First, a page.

I’ve been coming across plaudits for Jonathon Green’s Green’s Dictionary of Slang for some time now, often with adjectives like “monumental” attached, and of course I wanted to know what the fuss was about. Ben Zimmer, in his NY Times review (where he appropriately calls it “copacetic”), explains:
Green spent 17 years compiling his opus, and the historical material he has amassed, in some 415,000 citations, is astounding. Whenever possible, he includes a citation from every decade of a term’s existence. Thus, if you look up the expression “on the Q.T.” (meaning “surreptitiously,” from the first and last letters of quiet), you find it from 1870 in a British broadside ballad, then attested from such writers as Joseph Conrad, Ezra Pound and Tom Wolfe, with stops along the way for the country singer Merle Travis and the pimp-turned-novelist Iceberg Slim.
But I wanted to see for myself; happily, OUP offered me temporary reviewer’s access, and I can report that it’s every bit as amazing as it’s cracked up to be. The first word it occurred to me to look up was gazabo, which I wrote about in a post from 2002; here’s the entry (http://www.greensdictionary.com/entry?entry=t329.e19308):
gazabo n.1 (also gazab, gazabe, gazaboo, gazaybo, gazeaboo, gazebo, gazebu, gazeebo, gazimbat, gazuny, gezeybo) [? Sp. gazapo, a sly fellow + SE gaze, i.e. their vacant stares] (Irish/US) an awkward, strange or stupid person; thus fem. gazaboine; also any fellow.
1889 in Amer. N&Q IV 53/1: Gazeebo […] Colloquially, it sometimes means a laughing stock, or a gazing stock. 1893 F.P. Dunne in Schaaf Mr Dooley’s Chicago (1977) 54: ‘What’s that?’ I says, pointin’ out a gazabo with long hair. ‘That’s Gilder,’ he says. ‘He’s a great pote.’ 1894 J. Frye Fables of Field and Staff 70: He’s a dam chump! […] he’s a reg’lar galvanized gazaboo, an’ nuttin’ else. 1896 Ade Artie (1963) 29: Who does I meet comin’ out o’ the house but a cheap gazabo. 1899 W.J. Kountz Billy Baxter’s Letters 50: A lot of these handsome gazabes go around looking wise, winning girls out, and thinking they are the happy thought. 1899–1900 C.L. Cullen Tales of the Ex-Tanks 130: It’s a pretty unsual thing for a man to be humiliated through no less a famous gazebu than William Shakespeare. 1900 A.H. Lewis ‘Mulberry Mary’ in Sandburrs 9: An’ says this gezeybo for a finish: ‘This Cleopatra was a wonder for looks’. 1902 ‘Billy Burgundy’ Toothsome Tales Told in Sl. 79: Feliz was a bright gazabo. 1902 E. Townsend Chimmie Fadden and Mr Paul 49: All de sneak woik against him was done by a man, de gazeaboo Metternich. 1902 F.P. Dunne Mr Dooley’s Opinions 111: I was r-readin’ th’ other day about a vote cast by a lot iv distinguished gazabs. 1902 ‘Hugh McHugh’ It’s Up to You 27: Isn’t she the wise little gazaboine, though? 1906 ‘Hugh McHugh’ Skidoo! 14: Two busy gazabes were discussing politics. 1907 B. Fisher A. Mutt in Blackbeard Compilation (1977) 3: A fellow what used to go with a sister of a man who is a half cousin to a gazabo who was a stable boy […]. 1909 Coshocton (OH) Daily Times 27 Aug. 8/7: That’s the way this Gazaboo knocked his town. 1914 Ade ‘The New Fable of the Private Agitator’ in Ade’s Fables 14: Money will creep out of the Yarn Stockings and a few Wise Gazabes will cop all the Plush. 1914 Jackson & Hellyer Vocab. Criminal Sl. 37: gazuny […] a man. 1914 Ade ‘The New Fable of the Wandering Boy’ in Ade’s Fables 120: He figured that a Gazimbat with a John C. Calhoun Forehead […] could break into almost any Reservoir of Culture. 1915 Wodehouse Psmith Journalist (1993) 304: Say, I got it in for dem gazebos, sure I have. 1918 R. Dirks ‘Hans und Fritz’ [comic strip] In all my life neffer I saw such a fresh gazabo. 1927 (con. 1900s) S. Lewis Elmer Gantry 23: I get so sick of that gosh-awful Weekly Bible Study — all about those holy old gazebos. 1929 S. Ornitz Haunch Paunch and Jowl 105: I’m waiting for a guy – gotta show it to him – Al Wolff, one wise gazabo. 1935 W. Smith Bessie Cotter 223: You’re one of those fresh gazebos. 1937 F. Gruber ‘Death on Eagle’s Crag’ in Goulart (1967) 178: I’m kinda curious to know which of you gazabos had the nerve to pull a job like this. 1941 J. Archibald ‘Dog Collared’ in Popular Detective Oct. [Internet] They sent Joe Stalin’s Number One gazabo up for fakin’ a passport. 1945 (con. 1900s) S. O’Casey Drums Under the Windows 200: Him? A dangerous gazebo, hot-foot after English money, that’s what he is. 1950 Goldin et al. DAUL 77/2: Gazabo. A man. 1983 W.F Marshall ‘The Runaway’ in Livin’ in Drumlister 76: Well, listen to this. / Yon hirplin’ gazaybo, yir father, / He’ll say nether ay, naw nor yis. 1994 (con. 1960s) G. Byrne Pictures in my Head 39: Now that gazebo with the beard is Castro, an awful bowsie.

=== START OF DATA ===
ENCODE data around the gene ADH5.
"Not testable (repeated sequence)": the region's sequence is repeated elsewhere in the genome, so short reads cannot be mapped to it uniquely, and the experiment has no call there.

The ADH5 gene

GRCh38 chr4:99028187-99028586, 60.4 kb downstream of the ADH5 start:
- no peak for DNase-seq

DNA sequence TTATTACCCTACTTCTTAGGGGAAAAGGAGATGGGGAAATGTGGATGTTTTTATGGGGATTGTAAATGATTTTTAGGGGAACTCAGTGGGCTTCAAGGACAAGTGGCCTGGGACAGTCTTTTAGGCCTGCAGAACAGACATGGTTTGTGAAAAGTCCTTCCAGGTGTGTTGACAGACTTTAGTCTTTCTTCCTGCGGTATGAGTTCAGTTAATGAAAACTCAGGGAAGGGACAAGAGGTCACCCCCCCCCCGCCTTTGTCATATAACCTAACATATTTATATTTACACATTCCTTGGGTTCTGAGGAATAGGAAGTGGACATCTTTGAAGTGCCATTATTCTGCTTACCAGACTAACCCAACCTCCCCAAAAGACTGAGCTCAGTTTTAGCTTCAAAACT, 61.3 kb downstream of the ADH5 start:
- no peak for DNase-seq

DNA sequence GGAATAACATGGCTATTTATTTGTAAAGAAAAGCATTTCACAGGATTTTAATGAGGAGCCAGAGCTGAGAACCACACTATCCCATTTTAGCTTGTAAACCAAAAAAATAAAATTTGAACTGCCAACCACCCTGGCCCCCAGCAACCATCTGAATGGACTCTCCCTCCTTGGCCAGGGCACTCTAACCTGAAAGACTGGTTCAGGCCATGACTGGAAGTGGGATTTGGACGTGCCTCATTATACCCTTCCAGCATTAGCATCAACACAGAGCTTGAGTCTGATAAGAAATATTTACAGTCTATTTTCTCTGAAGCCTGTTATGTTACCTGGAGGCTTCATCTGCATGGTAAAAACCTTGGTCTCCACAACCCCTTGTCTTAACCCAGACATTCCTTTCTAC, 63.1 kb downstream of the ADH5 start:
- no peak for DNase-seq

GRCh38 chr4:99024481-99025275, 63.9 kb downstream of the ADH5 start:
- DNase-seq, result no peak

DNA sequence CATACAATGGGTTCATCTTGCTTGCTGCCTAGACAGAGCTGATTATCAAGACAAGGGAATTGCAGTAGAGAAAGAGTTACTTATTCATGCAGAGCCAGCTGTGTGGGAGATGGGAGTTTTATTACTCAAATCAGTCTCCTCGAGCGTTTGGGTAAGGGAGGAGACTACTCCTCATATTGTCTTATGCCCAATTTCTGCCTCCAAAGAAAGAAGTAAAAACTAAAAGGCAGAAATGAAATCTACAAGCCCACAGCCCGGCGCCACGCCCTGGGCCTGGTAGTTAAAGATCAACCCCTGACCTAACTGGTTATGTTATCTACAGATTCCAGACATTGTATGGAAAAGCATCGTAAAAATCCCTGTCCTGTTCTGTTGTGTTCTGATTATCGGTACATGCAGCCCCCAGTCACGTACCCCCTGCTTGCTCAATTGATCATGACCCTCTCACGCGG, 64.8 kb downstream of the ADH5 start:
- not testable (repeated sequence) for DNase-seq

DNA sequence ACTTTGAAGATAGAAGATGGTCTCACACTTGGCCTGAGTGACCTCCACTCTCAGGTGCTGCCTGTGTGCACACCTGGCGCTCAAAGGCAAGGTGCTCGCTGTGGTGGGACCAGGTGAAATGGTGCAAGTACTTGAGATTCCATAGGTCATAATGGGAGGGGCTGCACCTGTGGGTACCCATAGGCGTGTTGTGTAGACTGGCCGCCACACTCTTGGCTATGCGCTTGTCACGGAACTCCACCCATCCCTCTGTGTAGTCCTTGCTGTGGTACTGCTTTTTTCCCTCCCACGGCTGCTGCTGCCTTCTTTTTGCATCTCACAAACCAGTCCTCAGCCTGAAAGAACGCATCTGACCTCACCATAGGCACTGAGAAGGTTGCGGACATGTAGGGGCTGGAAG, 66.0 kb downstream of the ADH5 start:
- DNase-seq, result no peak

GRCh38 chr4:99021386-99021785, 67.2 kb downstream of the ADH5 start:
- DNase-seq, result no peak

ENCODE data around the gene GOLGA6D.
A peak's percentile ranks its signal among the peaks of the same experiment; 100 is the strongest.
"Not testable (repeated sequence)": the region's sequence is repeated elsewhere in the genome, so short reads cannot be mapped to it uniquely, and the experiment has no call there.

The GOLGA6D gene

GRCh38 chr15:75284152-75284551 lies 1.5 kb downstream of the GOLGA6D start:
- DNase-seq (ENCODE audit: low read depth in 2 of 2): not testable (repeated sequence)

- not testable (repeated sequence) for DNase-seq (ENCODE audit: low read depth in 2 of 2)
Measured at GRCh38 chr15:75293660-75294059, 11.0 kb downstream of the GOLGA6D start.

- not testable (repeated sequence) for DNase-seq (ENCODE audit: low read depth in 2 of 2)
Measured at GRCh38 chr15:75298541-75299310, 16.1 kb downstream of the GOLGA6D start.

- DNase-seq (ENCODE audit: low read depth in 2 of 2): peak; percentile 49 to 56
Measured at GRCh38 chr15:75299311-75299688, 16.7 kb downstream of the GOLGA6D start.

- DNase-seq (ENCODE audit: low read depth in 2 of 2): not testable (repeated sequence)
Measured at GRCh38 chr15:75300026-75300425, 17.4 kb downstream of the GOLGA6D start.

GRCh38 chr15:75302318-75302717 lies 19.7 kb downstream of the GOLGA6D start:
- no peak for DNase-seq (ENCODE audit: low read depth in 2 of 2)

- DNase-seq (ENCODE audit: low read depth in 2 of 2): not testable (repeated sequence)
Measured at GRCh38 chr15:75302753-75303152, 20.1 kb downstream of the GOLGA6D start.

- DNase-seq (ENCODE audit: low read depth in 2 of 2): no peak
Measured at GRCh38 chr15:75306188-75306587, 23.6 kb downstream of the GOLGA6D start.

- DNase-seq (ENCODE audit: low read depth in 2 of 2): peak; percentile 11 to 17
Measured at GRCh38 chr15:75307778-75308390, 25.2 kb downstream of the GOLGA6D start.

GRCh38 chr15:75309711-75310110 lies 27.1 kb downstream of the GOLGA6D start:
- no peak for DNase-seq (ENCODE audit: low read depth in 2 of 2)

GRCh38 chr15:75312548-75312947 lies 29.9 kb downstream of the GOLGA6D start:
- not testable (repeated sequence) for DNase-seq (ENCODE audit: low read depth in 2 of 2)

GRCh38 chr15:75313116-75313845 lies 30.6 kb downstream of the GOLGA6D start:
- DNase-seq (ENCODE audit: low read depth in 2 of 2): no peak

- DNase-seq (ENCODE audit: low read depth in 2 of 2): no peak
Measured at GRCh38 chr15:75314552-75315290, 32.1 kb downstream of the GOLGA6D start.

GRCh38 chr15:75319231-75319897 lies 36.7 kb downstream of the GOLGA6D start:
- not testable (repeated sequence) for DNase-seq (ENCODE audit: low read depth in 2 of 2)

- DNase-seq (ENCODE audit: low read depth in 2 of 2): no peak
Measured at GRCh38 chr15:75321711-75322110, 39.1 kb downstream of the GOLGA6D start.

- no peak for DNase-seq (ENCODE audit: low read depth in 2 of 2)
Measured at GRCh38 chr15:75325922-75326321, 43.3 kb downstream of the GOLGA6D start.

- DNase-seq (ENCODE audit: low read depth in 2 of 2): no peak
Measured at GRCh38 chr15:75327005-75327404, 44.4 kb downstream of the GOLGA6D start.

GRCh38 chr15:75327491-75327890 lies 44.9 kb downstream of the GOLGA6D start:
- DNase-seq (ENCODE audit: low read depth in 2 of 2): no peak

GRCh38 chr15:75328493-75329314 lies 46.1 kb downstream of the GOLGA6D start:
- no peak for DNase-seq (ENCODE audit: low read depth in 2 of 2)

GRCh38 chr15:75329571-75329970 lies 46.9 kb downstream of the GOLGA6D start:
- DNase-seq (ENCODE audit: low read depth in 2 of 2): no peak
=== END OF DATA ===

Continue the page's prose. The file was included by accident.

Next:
I’d say the best way to describe it, and the highest praise I can offer, is to call it the OED of slang. I just hope my library has access so I can continue consulting it.